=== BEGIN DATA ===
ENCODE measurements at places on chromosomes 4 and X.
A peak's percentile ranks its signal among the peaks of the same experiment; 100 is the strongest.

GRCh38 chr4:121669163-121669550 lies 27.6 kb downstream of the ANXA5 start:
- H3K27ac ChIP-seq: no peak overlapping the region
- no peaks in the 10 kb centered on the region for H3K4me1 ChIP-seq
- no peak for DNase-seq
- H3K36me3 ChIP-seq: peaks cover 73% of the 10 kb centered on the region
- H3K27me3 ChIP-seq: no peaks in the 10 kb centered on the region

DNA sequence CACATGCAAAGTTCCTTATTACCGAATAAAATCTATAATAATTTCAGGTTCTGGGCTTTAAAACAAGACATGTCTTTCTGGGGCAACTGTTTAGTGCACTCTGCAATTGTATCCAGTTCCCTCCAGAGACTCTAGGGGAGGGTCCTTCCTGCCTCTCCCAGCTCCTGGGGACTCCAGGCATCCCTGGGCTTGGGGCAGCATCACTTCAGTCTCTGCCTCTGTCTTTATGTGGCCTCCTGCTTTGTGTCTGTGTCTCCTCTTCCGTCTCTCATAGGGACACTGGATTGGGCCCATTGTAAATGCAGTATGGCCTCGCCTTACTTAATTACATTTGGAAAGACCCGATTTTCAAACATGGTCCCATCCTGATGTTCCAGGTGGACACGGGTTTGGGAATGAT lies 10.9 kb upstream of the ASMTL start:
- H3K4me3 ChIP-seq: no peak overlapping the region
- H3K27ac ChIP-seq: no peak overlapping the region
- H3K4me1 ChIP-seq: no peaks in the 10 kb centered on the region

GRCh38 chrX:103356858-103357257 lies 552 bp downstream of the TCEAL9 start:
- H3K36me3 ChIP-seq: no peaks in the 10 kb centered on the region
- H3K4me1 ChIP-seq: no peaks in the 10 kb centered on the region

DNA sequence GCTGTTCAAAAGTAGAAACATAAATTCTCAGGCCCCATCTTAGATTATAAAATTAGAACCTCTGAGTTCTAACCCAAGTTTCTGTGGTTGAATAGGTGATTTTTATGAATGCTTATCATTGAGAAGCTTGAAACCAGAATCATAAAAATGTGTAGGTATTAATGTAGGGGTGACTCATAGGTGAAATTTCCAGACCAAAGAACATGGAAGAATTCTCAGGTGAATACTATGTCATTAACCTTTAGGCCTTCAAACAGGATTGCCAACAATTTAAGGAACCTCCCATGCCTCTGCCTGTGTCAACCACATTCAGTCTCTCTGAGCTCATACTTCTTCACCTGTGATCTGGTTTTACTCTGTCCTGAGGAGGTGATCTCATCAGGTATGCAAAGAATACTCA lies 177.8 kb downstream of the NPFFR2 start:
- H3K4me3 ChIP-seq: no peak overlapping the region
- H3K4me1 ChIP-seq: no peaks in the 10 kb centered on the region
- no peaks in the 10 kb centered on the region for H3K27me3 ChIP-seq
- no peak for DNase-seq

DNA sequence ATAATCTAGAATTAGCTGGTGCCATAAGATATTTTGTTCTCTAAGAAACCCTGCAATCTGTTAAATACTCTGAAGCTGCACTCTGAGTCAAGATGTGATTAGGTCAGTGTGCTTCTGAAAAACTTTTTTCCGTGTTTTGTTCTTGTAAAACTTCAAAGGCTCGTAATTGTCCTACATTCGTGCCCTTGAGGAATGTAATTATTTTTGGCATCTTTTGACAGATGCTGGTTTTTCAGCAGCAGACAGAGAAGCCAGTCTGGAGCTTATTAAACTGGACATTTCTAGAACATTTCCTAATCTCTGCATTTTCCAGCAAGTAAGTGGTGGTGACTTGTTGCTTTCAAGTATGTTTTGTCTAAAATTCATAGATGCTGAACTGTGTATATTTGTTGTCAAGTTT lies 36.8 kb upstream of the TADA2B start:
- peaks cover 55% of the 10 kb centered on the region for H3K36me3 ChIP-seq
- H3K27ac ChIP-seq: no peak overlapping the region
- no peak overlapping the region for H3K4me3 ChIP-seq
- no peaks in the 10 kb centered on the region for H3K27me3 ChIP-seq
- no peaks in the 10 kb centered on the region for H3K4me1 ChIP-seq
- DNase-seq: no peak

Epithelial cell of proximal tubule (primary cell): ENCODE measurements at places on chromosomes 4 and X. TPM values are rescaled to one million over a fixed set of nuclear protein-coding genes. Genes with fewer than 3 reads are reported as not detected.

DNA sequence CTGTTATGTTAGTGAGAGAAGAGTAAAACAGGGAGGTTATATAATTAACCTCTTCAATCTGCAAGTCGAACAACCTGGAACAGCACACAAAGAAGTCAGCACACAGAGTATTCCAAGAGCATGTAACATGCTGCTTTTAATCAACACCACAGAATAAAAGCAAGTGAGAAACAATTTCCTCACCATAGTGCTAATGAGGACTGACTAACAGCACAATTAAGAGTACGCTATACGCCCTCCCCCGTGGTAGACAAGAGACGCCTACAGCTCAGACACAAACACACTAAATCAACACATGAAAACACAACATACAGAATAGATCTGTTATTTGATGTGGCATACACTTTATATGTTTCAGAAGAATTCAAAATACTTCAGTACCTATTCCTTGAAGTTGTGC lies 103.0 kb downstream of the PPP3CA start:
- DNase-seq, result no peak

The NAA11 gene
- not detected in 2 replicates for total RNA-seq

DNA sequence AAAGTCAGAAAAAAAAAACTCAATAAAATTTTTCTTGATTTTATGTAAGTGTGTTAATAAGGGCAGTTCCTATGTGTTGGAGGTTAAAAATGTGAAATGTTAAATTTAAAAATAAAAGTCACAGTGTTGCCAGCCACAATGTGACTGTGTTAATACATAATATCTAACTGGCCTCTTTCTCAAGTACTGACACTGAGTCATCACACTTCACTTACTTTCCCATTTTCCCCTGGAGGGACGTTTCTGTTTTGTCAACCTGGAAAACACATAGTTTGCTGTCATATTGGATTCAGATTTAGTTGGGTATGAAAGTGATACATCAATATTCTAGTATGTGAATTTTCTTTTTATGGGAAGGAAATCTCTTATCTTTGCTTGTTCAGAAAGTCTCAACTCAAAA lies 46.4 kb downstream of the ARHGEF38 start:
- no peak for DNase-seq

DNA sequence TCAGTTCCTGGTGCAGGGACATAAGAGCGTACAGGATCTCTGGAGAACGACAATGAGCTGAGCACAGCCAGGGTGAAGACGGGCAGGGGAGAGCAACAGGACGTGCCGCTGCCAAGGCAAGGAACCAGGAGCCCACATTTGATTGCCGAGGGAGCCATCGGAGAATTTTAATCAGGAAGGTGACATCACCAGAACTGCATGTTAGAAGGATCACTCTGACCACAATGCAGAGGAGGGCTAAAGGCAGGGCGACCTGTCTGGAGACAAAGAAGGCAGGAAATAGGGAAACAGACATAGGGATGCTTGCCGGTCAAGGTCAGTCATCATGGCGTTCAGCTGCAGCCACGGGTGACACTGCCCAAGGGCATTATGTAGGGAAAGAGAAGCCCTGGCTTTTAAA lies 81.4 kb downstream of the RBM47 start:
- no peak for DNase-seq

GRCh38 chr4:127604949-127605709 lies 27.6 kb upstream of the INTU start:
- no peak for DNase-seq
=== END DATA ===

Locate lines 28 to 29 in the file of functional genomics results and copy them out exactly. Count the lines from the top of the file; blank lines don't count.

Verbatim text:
Epithelial cell of proximal tubule (primary cell): ENCODE measurements at places on chromosomes 4 and X. TPM values are rescaled to one million over a fixed set of nuclear protein-coding genes. Genes with fewer than 3 reads are reported as not detected.

DNA sequence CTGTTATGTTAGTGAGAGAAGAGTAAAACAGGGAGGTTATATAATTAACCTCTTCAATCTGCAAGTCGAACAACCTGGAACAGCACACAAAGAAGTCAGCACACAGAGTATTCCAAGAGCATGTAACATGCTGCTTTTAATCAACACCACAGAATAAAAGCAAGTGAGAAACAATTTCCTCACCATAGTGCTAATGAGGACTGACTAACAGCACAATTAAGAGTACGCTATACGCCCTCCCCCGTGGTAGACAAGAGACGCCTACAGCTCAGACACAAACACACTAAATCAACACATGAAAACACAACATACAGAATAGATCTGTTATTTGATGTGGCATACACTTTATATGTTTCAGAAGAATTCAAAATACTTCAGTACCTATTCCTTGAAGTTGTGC lies 103.0 kb downstream of the PPP3CA start: